SAN DIEGO, Feb 29, 2012 – Davy Jones, lead singer and teen idol of The Monkees, a made-for-TV pop band that enjoyed a run of popularity in the 1960s, died today at age 66 at his Florida home.
Jones had complained he wasn’t feeling well earlier in the morning. Fire-rescue personnel responded, taking him to Martin Memorial Hospital, where he was pronounced dead.
Jones, born in Manchester, England, on December 30, 1945, first became familiar to American audiences on the 1960s Emmy Award-winning television series The Monkees. The show was created to appeal to the same American fans going wild over the The Beatles in movies like “Help!” and “A Hard Day’s Night.”
Five hundred hopefuls auditions for “The Monkees” in fall 1965. Jones and fellow band member Mickey Dolenz had both been child actors; Mike Nesmith and Peter Tork had some musical experience
According to the biography on his official website, DavyJones.net, Jones began his career on the small screen at age 11, playing Ena Sharples’ grandson on the still-running British ITV soap opera, Coronation Street. He played Dickens’ mischievous “Artful Dodger” in the West End production of Oliver! Later, at age 16, Jones originated the Artful Dodger role on Broadway and was nominated for a Tony Award.
His Broadway success won Jones a contract with Columbia Pictures/Screen Gems Television, and the band The Monkees was created shortly after. Also a musical group, The Monkees’ album sales surpassed all records, and they continue to be best-sellers decades later.
Although critics dismissed The Monkees as a mere TV stunt, the group notched numerous hits including “Daydream Believer,” “Last Train to Clarksville,” ‘Steppin’ Stone,’” “Valerie” and “Pleasant Valley Sunday.”
The show caught on with audiences, but although it burned brightly, it had a short shelf life, running just two years in 1967 and 1968. The program is now viewed in retrospect as the first to pioneer the production of music videos in the modern form that eventually made MTV possible, and also the precursor to numerous “boy bands” like the Backstreet Boys, created by studio moguls who recruited singers in exactly the same way Jones and the rest the Monkees auditioned for their TV show roles. No Monkees, no MTV and no boy bands.
On the band’s hit songs, Jones traded off on lead vocals with Dolenz. While the Monkees didn’t play their own instruments initially or write their own songs, top music industry talent was recruited to support the show. The show’s original music producer, Don Kirschner, brought in the songwriting team of Tommy Boyce and Bobby Hart. Boyce and Hart wrote dozens of songs for the band, including the Monkees’ first number one single, “Last Train to Clarksville.” Carole King and Gerry Goffin wrote “Pleasant Valley Sunday,” and Neil Diamond wrote “I’m a Believer.”
Musicians who played on their records included Billy Preston, Glen Campbell, Leon Russell, Ry Cooder and Neil Young. Jimi Hendrix famously played with the band on tour.
After “The Monkees” television series ended its run, Jones worked both a serious actor and a comedian on the theatrical stage; as a rock musician, composer, and artist. He also pursued a lifelong interest as a horseman. Jones rode and trained racehorses. In 1996, he won his first race in England on his prized horse, Digpast. “I’ve always thought if all the show business success hadn’t happened, I’d have been a world champion jockey. It’s in my blood. I’ve always dreamed of going back to England — riding a few winners,” he said.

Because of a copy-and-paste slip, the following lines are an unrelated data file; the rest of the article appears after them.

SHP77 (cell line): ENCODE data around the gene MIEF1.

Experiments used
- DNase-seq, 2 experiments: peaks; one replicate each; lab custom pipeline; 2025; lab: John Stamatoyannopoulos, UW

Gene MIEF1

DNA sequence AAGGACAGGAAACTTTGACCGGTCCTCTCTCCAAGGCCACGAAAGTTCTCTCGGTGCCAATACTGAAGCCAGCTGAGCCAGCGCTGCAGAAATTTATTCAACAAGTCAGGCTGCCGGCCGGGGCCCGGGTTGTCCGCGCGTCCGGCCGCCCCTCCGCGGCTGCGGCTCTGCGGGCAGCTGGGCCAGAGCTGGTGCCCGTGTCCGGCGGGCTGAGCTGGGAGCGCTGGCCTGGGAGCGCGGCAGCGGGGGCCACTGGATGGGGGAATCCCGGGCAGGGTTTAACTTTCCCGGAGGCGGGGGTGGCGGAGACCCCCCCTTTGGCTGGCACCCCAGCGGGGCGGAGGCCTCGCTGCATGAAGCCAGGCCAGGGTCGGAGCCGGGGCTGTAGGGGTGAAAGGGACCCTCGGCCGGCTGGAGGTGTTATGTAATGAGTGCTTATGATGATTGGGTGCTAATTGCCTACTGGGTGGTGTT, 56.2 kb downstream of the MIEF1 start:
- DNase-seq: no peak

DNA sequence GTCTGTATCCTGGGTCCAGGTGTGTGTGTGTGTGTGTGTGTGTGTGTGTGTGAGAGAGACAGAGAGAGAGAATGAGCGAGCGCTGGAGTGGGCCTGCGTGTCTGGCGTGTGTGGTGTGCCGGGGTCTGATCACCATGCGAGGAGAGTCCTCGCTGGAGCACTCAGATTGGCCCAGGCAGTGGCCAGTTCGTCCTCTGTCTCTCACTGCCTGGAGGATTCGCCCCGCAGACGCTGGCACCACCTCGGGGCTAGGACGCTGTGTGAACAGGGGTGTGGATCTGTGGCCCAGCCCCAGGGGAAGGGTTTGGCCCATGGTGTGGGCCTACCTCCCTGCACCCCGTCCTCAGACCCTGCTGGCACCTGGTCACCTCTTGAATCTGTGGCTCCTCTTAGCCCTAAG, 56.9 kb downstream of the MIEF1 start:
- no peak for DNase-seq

Jones returned to the theater as an adult to play the role of Fagin in Oliver!, starred in productions of The Boyfriend, Harry Nilsson’s The Point, and appeared as Jesus in Godspell, which played in London’s West End.
Many American Baby Boomer women recall Jones’ appearance as himself but also a heartthrob in The “Brady Bunch” episode, “Getting Davy Jones.” Not only was he Marcia Brady’s dream prom date, but the episode is one of the most frequently aired reruns in television history. As a result, Jones reprised that role in the 1995 The Brady Bunch Movie.
Jones is also an accomplished writer of books, short stories, and poetry, and indulges in photography. Jones recently completed the second edition of his autobiography, Davy Jones: Daydream Believin’, which updates his life and career to the present.
Jones also teached motivational seminars throughout the country, addressing his diverse experiences in show business as well as techniques used in all aspects of entertainment.
A regular on the charity sports circuit, Jones said his proudest effort for charity was a successful completion of the London Marathon in three hours, forty minutes.
Jones was slated to mount a U.K. tour in honor of the group’s 45th anniversary in May along with Tork and Dolenz.
The most recent reunion was last year, when Jones, Dolenz and Tork got back together for what they called “An Evening With the Monkees: The 45th Anniversary Tour.” Jones continued to record and tour. His last album, “She,” came out in 2009. He had a full schedule of tour dates plans through 2012 including appearances in Las Vegas this summer. He performed on February 18 at the B.B. King Blues Club in New York.
In addition to his wife, Jones is also survived by four daughters.
VIDEO: Opening and closing credits for the TV series “The Monkees”
Gayle Lynn Falkenthal, APR, is President/Owner of the Falcon Valley Group in San Diego, California. Read more Media Migraine in the Communities at The Washington Times. Follow Gayle on Facebook and on Twitter @PRProSanDiego.
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